Eddie Van Halen thought Jimi Hendrix was “sloppy”

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One of the finest guitarists and musicians of all time is considered to be Jimi Hendrix. He experimented with feedback as part of his inventive guitar playing, and he was known for his use of distorted amps, a wah-wah pedal, and a Fender Stratocaster. His contributions to guitar rock helped him become well-known and solidified his place in history.

Many musicians regarded Hendrix as their favorite artist. Jimi Hendrix was referred to be “the greatest electric guitar player who ever lived” by Neil Young in his official biography. He had an impact on Stevie Nicks’ music, manner, and humility, she said. Billy Joel even claimed to be one of Jimi Hendrix’s roadies in the late 1960s to get into one of his shows. Since Hendrix, several guitar greats have credited him as having influenced their music.

Eddie Van Halen, though, was a rock icon who didn’t appear to think much of Hendrix’s playing. Adrian Vandenberg, a former Whitesnake guitarist, discussed his experience with Eddie Van Halen in a 2020 interview with Kylie Olsson for Ultimate Guitar. He describes how Jimi Hendrix was deemed “sloppy” by the Van Halen guitarist.

He reveals: “We didn’t really play-play, we just were there with guitars on the left. And he asked me who my favourite guitar player was. I said, ‘Well, it’s Jimi Hendrix.’ And he thought Jimi Hendrix was too sloppy; his favourite was Eric Clapton.”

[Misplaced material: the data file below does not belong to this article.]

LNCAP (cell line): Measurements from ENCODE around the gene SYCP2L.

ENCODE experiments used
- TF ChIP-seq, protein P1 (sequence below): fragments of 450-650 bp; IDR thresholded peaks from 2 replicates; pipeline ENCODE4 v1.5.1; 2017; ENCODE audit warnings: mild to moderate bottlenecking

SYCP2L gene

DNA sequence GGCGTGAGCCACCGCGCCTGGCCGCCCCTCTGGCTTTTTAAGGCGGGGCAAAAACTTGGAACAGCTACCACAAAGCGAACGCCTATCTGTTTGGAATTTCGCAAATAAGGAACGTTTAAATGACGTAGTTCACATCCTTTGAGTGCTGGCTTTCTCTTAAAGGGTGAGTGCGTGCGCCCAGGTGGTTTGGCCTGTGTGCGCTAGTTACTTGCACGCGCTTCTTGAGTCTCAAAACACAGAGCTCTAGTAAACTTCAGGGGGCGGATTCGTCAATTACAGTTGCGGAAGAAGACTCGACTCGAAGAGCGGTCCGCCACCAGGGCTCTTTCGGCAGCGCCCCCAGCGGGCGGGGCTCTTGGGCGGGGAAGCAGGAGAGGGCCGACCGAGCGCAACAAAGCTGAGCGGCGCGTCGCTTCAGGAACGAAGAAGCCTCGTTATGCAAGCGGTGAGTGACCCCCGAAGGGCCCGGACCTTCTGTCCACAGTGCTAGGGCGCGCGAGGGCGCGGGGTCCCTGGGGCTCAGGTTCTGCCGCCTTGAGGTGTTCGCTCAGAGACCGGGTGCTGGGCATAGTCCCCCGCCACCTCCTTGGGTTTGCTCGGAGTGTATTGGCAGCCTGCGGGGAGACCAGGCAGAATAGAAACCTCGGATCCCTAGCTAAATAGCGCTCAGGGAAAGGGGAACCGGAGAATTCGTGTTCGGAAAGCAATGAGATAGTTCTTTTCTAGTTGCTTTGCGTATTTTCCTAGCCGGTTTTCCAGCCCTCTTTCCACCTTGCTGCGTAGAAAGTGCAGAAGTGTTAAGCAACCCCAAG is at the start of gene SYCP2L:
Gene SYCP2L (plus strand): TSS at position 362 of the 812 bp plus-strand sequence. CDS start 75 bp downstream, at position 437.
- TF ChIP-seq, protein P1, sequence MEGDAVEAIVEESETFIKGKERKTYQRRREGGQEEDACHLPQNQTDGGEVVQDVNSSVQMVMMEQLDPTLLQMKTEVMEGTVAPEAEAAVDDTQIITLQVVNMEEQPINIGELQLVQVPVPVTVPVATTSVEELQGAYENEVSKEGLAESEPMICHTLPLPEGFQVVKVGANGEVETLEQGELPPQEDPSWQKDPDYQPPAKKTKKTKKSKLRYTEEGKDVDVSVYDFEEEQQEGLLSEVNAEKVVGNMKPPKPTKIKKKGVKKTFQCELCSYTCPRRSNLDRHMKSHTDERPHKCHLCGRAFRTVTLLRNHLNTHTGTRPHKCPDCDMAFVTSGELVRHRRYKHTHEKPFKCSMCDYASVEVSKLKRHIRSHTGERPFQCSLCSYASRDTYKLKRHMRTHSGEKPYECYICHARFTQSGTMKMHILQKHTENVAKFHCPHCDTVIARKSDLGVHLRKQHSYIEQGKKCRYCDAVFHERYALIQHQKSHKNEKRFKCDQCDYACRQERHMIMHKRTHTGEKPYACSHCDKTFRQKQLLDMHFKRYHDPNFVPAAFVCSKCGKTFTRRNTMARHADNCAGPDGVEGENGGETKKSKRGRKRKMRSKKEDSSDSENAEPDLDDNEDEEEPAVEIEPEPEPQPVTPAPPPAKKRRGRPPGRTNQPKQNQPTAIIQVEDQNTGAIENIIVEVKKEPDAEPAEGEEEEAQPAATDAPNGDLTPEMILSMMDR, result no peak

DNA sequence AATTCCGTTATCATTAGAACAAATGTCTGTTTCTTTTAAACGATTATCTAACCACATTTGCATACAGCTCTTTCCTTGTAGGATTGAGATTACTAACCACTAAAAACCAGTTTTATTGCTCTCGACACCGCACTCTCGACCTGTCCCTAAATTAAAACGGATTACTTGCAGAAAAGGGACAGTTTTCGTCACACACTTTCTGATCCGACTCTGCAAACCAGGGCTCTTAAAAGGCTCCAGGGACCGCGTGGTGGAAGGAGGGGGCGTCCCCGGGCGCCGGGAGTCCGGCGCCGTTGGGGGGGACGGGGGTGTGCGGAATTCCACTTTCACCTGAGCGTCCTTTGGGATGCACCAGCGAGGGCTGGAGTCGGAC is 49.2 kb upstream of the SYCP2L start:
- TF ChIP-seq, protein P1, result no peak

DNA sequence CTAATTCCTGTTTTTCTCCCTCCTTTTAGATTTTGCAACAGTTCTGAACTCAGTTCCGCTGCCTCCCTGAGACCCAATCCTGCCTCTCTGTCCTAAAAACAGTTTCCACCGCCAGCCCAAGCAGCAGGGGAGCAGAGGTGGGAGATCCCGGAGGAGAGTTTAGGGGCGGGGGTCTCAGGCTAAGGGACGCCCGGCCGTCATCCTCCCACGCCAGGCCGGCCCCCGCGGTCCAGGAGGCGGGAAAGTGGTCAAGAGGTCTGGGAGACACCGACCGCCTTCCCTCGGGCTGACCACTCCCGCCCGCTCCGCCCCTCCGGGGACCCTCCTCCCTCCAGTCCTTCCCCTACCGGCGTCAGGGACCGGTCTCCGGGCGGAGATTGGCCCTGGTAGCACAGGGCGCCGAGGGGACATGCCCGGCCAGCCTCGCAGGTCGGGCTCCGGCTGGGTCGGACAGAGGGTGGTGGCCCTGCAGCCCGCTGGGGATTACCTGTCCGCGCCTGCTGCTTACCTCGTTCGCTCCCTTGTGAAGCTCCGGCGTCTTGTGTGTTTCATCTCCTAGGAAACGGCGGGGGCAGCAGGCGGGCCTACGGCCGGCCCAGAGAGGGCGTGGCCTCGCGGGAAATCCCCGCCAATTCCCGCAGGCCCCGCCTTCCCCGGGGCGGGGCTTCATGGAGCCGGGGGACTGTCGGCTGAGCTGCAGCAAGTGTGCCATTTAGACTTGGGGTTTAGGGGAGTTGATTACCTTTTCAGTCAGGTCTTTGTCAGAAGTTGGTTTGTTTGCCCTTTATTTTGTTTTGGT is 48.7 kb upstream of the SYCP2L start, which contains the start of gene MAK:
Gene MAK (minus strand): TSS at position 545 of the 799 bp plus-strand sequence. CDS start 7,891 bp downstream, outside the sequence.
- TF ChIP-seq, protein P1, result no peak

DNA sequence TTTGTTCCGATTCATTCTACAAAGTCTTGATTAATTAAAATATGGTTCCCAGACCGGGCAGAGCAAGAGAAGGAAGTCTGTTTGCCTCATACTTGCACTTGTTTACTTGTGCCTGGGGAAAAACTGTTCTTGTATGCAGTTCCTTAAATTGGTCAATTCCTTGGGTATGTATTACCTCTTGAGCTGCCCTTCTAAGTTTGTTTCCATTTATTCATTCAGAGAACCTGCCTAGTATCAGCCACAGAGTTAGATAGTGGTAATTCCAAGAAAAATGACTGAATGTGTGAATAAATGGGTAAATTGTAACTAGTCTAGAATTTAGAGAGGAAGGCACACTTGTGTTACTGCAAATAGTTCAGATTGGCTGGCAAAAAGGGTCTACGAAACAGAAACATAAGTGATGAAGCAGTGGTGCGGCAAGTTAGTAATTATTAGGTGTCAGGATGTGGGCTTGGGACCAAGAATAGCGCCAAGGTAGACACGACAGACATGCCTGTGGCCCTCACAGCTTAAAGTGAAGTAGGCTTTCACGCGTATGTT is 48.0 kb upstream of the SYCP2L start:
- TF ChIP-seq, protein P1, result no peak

He continues, “He could play the solo to ‘Crossroads’ note-to-note, perfectly. As a kid, he just worked all those solos out. I was never patient enough to learn solos.”

Hendrix and Van Halen played guitar in different ways. Van Halen emerged in the 1970s glam rock scene, while Jimi Hendrix was a member of the hippy psychedelic movement of the 1960s, creating music for acid trips and Woodstock. Van Halen were leading the way as peppy hair metal replaced hazy garage rock as bands like Bon Jovi and Kiss gained popularity.

Van Halen’s music also featured blues-inspired guitar, which is why they could have preferred Clapton over Hendrix. The guitar playing of Van Halen featured his distinctive tapping, a modified “Frankenstrat,” and use of dynamics. Like Hendrix, Van Halen had a significant effect on a variety of rock musicians; even Pink Floyd’s David Gilmour acknowledged this.

He stated the following in an interview with Guitar Classics in 1985: “I can’t play like Eddie Van Halen. I wish I could. I sat down to try some of those ideas, and I can’t do it. I don’t know if I could ever get any of that stuff together. Sometimes I think I should work at the guitar more. I play every day, but I don’t consciously practice scales or anything in particular.”

Despite the fact that Hendrix and Van Halen have quite different guitar-playing styles, both are regarded as some of the best guitarists of all time. In the 1960s, Hendrix invented psychedelic rock, and in the years that followed, Van Halen invented glam rock. Every generation of artists afterward has been inspired by their musicianship, which is widely praised and adored within the larger rock genre.




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